Proposed Powdersville subdivision causes traffic concerns

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By Stan Welch
More than a hundred fifty residents and concerned citizens attended a meeting of the Anderson County Planning Commission Tuesday night. They were there primarily to oppose two proposed housing developments in the Powdersville area.
The largest of the two proposed projects is known as Chimney Hill and would be constructed in three phases. The first phase would be ninety nine lots, followed by two other additional phases of seventy two and thirty five lots. The type of construction would be townhomes. According to county planning staff officials, four hundred eighteen parking spaces would be required.


The tract, which comprises twenty nine acres, was assembled from eight parcels of land. The location, in the immediate vicinity of the three Powdersville schools, will further exacerbate a bad traffic situation. Once completed, county staff estimates that an additional sixteen hundred forty eight trips a day will be added to the current traffic flow. Several of the residents who spoke before the commission emphasized that the traffic during the hours when students are arriving at and departing from the schools is far more intense than during the rest of the day.
Lisa Tesner asked if a traffic study was even done in regards to the projects.She also expressed concern that the area’s elderly weren’t being considered. “I have aunts and other relatives who live in that area who are in  their seventies and eighties, and who still drive. This will make getting around even more difficult for them. I understand the idea of progress but this doesn’t seem very well thought out.”
Another resident stated that during  the school rush, it can take twenty five minutes to travel three miles. Other residents, such as Sharon Cash, raised concerns about emergency services, such as fire and EMS, while another told the commission that those services, as well as police, should be the second half of the plan,  and  not just where to put the houses.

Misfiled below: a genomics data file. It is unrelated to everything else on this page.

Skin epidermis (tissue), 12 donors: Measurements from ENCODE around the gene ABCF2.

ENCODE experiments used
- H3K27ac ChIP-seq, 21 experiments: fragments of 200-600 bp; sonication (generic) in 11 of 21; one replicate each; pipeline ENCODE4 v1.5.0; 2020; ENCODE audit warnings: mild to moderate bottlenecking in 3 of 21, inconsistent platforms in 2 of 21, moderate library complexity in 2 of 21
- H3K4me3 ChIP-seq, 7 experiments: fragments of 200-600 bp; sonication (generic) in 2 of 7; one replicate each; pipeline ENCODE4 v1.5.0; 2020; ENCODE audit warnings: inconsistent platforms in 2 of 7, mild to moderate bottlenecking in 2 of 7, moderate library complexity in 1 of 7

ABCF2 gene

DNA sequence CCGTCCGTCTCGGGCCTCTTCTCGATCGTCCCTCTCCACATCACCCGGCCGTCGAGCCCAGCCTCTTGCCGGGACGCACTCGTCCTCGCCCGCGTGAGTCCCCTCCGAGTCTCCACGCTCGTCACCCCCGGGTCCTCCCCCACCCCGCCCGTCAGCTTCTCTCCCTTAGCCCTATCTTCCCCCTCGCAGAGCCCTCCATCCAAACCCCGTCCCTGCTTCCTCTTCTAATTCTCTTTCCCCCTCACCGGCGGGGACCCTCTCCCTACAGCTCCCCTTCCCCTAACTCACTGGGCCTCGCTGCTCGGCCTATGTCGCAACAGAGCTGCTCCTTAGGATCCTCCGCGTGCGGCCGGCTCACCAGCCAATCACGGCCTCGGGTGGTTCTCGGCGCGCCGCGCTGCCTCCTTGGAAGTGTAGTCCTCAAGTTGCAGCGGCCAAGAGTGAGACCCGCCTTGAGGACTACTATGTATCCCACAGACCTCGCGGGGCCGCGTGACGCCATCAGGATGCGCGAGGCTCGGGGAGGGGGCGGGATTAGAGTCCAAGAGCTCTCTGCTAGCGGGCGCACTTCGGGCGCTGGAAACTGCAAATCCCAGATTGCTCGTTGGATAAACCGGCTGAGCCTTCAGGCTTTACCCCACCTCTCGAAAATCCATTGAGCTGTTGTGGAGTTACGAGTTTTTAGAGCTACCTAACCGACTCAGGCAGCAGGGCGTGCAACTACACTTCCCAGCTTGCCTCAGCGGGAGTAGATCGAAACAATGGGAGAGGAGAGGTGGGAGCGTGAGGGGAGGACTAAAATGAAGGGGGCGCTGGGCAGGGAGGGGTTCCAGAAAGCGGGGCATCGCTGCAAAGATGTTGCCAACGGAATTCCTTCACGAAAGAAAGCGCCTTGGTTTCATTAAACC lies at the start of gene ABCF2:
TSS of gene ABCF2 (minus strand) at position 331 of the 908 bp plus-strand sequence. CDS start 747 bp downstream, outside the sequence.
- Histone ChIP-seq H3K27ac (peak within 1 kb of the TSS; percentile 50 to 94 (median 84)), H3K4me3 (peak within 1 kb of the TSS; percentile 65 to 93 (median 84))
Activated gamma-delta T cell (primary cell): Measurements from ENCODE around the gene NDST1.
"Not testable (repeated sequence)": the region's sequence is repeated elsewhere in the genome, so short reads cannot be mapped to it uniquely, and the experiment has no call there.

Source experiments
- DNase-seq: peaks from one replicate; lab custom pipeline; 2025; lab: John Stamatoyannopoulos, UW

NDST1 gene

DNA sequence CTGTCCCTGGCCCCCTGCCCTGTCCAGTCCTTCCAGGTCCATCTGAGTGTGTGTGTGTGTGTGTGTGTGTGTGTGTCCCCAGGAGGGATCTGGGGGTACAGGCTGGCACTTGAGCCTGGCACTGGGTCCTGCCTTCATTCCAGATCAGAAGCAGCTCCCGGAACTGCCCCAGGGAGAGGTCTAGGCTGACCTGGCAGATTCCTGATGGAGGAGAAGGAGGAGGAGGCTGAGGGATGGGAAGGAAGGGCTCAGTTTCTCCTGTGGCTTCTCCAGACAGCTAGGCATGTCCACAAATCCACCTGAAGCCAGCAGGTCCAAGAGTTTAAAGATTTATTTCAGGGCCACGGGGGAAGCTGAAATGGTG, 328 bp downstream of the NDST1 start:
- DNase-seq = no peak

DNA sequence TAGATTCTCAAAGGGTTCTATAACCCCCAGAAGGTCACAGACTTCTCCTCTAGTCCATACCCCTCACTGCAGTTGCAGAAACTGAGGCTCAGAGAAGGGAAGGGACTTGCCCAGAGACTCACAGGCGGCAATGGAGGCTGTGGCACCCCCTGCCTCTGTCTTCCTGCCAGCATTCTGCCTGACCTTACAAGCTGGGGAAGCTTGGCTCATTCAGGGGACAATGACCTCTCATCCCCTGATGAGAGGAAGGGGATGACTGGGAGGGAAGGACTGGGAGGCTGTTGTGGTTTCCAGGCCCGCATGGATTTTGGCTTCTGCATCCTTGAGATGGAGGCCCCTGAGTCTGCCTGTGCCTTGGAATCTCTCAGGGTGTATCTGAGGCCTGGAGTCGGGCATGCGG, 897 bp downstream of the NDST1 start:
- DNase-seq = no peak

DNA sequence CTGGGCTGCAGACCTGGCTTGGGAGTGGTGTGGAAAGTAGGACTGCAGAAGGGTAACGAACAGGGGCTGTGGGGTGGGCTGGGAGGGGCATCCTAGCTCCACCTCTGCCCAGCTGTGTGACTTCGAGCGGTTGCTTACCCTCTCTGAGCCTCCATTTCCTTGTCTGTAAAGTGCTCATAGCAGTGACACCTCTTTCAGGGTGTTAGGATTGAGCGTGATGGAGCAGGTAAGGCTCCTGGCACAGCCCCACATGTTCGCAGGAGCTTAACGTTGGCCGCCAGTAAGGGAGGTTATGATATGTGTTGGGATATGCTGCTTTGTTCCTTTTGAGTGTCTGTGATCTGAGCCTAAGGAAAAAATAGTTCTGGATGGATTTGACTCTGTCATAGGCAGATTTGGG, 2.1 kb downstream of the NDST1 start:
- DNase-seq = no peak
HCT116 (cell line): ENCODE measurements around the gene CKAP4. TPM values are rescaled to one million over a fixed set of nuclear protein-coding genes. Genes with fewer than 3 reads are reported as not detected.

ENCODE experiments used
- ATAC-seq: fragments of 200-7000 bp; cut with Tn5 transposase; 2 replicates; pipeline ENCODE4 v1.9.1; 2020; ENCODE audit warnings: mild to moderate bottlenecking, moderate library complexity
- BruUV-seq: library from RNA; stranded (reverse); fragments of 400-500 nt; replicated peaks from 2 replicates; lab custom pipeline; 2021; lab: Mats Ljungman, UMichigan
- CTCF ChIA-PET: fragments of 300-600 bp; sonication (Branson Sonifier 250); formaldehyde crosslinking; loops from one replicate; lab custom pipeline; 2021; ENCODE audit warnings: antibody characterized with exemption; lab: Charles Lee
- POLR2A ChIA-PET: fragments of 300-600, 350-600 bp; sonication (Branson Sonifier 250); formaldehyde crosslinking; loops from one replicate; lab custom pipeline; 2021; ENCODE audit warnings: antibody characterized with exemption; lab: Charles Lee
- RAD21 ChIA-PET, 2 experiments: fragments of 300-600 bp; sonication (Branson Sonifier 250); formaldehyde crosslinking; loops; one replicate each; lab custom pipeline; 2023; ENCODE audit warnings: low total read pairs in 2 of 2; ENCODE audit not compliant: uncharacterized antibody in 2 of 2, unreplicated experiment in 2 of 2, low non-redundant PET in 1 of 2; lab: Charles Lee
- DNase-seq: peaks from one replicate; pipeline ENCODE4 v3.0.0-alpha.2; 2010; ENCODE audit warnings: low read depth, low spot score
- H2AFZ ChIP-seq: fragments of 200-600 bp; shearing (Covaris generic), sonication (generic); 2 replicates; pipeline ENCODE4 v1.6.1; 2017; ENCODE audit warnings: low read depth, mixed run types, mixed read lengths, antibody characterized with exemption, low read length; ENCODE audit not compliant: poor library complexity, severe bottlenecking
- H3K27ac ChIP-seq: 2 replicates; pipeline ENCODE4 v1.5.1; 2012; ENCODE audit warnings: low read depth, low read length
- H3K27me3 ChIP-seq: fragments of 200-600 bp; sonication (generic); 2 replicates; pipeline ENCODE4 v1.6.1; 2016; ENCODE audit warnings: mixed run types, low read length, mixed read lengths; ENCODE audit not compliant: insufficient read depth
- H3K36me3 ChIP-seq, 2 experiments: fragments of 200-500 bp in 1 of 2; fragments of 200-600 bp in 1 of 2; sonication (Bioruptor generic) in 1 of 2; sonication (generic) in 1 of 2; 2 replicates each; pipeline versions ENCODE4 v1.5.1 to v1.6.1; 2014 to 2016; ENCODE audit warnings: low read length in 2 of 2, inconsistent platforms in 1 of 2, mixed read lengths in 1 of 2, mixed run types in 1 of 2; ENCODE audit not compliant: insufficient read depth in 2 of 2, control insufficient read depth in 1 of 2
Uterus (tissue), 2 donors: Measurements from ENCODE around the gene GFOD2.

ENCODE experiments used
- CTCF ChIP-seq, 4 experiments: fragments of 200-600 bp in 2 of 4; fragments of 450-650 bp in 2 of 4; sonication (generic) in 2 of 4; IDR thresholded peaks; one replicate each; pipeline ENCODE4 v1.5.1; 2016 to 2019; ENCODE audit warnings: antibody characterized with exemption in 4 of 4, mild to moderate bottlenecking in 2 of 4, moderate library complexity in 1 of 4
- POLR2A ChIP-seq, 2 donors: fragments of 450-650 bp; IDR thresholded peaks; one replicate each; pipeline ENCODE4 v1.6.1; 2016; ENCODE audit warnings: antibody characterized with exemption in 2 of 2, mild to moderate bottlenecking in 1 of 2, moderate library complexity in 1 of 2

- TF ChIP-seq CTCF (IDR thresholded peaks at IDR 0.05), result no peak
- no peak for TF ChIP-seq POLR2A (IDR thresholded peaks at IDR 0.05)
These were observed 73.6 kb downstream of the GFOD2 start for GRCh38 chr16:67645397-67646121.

Bobby James spoke about the huge insurgence of school age children, saying that the projects, along with others planned for the general area, will create an additional one thousand residences in the Powdersville area. “The rest of the county is expected to see a hundred fifty new homes altogether. Is the school district ready for this influx of students? Because not one parent in this room wants to see classrooms with thirty five students in them.”
District One school superintendent David Havird was in attendance Tuesday night, but did not speak. Commission chairman David Cothran extended the commission’s customary ten minute period for public comments twice to allow those who wanted to speak the opportunity. He also chided the mostly orderly crowd more than once, explaining that the commissioners would not engage in a question and answer give and take.
“We are here to listen to your concerns, but we will not answer specific questions, or engage in a debate.” He later asked the crowd to refrain from laughter and clapping and audible comments. “We understand your passion, but it is incredibly rude to interrupt the staff while they are giving reports. While I certainly don’t intend to, it is within my authority to clear the chambers.”
One of the commission members moved to table the Chimney Hill vote for preliminary approval of the project until the traffic issue can be more fully studied. That motion was unanimously approved. The second project, known as Yorkshire Farms, despite the planning staff’s recommendation of approval, failed to even receive a motion to approve either a variance that was requested, or the approval of the project itself. As a result, the project was rejected, although the developer can modify the proposal and resubmit it.
A third project, Palmetto Crossing, consisting of 14.8 acres, with twenty one lots, just outside West Pelzer, was unanimously given preliminary approval.